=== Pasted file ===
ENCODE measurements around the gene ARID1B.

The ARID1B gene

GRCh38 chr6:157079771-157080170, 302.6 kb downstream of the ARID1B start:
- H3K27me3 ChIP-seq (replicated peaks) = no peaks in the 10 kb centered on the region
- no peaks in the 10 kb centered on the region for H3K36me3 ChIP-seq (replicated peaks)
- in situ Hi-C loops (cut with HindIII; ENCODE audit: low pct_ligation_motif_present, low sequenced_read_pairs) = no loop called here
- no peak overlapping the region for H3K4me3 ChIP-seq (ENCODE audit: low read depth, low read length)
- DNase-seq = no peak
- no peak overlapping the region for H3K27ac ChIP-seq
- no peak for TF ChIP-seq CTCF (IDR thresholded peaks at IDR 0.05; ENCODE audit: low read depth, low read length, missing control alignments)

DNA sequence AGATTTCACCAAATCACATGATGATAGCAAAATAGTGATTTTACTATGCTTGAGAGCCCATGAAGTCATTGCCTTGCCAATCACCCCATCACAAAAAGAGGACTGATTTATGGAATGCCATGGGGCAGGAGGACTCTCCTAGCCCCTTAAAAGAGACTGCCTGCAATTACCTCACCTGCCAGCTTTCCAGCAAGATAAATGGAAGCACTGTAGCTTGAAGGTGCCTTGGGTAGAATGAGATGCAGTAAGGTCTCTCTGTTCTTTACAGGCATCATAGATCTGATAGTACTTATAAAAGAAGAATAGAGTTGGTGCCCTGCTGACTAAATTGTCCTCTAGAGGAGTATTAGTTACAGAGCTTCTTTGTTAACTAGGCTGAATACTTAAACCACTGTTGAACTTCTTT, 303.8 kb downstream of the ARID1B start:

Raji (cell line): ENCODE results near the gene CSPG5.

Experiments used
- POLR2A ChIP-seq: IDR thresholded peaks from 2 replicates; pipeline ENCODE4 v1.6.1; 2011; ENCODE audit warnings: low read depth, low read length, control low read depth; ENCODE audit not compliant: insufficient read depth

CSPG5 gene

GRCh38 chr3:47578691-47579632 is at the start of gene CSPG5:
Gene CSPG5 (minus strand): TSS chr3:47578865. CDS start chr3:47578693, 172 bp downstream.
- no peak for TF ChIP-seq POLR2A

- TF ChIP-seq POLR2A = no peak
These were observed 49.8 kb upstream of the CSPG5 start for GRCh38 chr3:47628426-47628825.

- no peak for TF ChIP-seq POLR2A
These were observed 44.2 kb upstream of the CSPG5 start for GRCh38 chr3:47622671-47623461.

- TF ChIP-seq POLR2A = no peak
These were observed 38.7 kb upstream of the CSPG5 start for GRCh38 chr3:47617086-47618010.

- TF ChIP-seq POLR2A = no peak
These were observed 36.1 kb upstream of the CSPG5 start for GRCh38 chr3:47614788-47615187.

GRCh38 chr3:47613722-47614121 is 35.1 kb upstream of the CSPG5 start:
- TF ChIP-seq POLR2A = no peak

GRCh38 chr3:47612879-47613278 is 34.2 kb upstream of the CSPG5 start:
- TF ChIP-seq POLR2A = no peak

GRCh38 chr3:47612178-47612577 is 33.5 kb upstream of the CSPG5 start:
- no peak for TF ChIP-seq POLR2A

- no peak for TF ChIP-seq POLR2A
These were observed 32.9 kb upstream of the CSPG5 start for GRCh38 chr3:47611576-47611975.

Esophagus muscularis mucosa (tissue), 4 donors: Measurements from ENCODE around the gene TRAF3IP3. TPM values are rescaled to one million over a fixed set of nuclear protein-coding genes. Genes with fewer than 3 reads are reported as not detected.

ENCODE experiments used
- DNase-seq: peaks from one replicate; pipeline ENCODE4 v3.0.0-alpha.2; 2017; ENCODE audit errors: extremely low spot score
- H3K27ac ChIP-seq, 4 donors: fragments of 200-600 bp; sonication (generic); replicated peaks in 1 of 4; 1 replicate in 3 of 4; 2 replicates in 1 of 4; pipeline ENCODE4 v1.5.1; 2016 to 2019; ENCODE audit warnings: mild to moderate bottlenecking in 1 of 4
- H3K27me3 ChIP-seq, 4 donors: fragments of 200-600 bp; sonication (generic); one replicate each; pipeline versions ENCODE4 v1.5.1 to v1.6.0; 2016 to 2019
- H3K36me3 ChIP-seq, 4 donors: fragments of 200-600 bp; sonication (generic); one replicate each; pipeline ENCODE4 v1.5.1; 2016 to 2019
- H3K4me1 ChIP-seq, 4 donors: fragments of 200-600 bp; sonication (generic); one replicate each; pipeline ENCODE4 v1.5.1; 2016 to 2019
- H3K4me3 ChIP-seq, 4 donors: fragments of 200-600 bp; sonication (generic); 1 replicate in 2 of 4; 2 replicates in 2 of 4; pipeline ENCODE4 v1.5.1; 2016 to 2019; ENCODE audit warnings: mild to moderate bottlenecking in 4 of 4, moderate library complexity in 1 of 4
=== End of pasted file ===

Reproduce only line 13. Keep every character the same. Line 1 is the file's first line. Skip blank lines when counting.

Experiments used